Having said that, if we accept Zeno’s cosmology, even though physics would refute it, the paradox does not have a solution. What Zeno seems to suggest is this: imagine someone takes a picture of the arrow while it is flying and shows it to you. Will you agree that at that particular moment, in that instance of taking the picture, the arrow was at that space and did not move? If you agree, then you agree with Zeno; if not, you agree with Aristotle.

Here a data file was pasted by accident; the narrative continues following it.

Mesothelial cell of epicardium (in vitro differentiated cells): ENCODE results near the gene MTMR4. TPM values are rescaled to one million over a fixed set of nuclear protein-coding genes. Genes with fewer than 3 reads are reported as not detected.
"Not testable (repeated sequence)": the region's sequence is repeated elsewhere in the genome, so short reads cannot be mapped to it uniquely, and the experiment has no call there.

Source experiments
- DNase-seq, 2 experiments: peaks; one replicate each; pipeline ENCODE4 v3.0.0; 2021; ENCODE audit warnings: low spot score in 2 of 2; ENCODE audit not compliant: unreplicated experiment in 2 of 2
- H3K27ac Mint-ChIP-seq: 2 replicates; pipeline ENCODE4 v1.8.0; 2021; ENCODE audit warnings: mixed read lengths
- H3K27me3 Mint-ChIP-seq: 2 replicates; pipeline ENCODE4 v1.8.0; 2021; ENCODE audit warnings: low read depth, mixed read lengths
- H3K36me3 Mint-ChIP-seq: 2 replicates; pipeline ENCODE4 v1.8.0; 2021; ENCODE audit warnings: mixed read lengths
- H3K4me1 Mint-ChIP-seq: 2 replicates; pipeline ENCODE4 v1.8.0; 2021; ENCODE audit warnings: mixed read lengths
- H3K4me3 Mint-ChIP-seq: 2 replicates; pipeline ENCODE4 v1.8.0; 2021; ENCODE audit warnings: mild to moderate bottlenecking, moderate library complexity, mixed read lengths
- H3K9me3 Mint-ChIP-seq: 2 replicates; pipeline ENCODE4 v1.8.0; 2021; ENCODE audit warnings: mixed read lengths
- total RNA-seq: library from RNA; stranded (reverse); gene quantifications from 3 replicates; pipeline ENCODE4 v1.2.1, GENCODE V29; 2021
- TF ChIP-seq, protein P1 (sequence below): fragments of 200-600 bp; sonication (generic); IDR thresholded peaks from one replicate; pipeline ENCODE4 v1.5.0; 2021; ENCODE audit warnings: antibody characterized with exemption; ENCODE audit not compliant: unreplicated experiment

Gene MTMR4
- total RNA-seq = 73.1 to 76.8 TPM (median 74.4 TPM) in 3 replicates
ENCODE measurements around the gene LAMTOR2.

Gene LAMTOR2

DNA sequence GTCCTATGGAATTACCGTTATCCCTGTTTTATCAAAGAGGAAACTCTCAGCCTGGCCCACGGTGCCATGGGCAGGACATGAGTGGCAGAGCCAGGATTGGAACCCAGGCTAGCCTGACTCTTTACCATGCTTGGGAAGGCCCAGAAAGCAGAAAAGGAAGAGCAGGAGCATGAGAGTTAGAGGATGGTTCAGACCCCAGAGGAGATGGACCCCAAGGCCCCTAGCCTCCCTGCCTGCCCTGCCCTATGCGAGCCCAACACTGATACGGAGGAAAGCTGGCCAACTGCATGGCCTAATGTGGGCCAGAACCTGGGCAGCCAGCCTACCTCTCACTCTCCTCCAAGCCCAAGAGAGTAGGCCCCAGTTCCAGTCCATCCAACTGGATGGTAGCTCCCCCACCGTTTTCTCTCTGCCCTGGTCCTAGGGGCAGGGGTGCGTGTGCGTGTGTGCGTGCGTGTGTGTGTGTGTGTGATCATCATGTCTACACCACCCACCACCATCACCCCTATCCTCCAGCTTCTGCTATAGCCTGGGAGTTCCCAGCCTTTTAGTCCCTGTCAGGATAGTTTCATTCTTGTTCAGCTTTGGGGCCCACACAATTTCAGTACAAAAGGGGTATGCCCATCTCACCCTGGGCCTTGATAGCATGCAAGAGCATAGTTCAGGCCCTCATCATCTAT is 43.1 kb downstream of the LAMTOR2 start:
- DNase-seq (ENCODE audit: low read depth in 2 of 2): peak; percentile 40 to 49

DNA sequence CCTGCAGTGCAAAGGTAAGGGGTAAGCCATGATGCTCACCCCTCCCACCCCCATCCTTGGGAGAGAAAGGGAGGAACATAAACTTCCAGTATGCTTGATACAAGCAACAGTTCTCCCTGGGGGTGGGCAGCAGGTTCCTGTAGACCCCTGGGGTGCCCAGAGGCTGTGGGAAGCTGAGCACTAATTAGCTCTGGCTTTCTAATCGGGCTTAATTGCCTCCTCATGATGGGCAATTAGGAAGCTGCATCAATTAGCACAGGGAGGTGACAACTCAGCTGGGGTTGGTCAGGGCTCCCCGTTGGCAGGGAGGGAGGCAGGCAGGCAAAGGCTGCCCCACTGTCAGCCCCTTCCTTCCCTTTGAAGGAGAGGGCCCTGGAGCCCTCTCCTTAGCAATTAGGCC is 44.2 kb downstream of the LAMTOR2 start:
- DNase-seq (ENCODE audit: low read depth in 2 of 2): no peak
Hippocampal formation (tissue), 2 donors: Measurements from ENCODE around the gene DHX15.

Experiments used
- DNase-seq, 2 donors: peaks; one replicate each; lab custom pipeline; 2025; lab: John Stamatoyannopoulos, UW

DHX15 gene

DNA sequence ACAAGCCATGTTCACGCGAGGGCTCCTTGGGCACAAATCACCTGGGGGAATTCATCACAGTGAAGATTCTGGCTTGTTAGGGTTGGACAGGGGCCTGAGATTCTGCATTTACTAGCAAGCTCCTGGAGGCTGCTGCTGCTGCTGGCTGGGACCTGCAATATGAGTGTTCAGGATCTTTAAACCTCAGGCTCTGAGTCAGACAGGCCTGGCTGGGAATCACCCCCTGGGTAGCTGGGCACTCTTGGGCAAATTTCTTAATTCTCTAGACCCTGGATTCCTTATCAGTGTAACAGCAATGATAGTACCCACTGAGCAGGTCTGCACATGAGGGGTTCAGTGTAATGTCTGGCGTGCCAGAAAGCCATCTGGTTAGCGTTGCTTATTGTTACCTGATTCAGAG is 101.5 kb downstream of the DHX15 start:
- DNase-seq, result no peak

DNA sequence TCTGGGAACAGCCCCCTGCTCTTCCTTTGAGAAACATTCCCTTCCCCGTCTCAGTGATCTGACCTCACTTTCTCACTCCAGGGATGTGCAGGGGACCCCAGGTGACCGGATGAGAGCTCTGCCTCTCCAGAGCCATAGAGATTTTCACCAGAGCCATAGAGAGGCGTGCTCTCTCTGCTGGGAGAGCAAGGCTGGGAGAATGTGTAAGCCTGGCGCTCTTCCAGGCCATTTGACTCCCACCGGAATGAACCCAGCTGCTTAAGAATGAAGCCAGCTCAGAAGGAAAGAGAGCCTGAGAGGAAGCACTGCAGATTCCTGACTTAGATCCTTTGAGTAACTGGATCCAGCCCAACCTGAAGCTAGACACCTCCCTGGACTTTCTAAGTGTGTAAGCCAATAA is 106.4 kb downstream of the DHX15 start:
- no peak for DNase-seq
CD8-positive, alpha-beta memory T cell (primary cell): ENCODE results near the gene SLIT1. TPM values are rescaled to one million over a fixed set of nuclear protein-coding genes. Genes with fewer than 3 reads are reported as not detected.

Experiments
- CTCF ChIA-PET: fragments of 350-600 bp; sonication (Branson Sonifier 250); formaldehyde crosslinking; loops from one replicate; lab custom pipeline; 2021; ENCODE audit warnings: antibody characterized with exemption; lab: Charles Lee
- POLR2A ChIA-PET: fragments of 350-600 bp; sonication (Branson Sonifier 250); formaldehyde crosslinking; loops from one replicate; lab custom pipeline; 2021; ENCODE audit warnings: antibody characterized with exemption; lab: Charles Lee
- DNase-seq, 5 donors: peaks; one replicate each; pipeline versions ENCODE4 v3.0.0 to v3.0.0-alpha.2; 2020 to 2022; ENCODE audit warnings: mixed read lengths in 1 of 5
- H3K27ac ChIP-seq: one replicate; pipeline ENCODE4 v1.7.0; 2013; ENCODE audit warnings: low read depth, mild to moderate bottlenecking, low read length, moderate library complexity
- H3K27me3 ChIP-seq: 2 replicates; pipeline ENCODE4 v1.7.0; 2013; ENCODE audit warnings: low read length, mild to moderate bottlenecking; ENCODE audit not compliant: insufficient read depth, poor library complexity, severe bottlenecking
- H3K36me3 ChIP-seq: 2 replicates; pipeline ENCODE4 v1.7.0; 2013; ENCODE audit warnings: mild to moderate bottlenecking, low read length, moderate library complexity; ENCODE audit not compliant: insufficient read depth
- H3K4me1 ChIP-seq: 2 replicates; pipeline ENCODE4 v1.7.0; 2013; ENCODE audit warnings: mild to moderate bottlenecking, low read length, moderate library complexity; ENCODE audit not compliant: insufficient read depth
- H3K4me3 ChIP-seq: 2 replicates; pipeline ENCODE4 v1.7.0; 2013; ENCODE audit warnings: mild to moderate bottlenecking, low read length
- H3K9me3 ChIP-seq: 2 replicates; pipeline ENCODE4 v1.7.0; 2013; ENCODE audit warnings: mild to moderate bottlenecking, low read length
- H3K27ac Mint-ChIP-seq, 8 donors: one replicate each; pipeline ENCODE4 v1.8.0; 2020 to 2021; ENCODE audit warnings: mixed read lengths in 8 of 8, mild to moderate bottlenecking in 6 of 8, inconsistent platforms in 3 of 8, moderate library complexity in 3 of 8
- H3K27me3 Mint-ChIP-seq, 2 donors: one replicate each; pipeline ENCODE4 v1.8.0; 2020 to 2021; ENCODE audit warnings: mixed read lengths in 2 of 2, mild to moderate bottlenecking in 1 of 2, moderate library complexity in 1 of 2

Despite this, there have been a couple very humorous observations. There is a myth of Diogenes of Sinope (or rather, Diogenes the cynic – or should I say Diogenes the dog as that translates; Diogenes the dawg?). Upon hearing Zeno’s arguments, instead of getting into the discussion, he simply got up and walked. Now isn’t that the best solution to the paradox? Technically that’s cheating, but what else would you expect from Diogenes.
On the left there is another one, from Randall Munroe.
Have a look at these two paradoxes as well:
- Further applications of Zeno’s paradox: The Ross-Littlewood paradox
- Further applications of Zeno’s paradox: Thomson’s lamp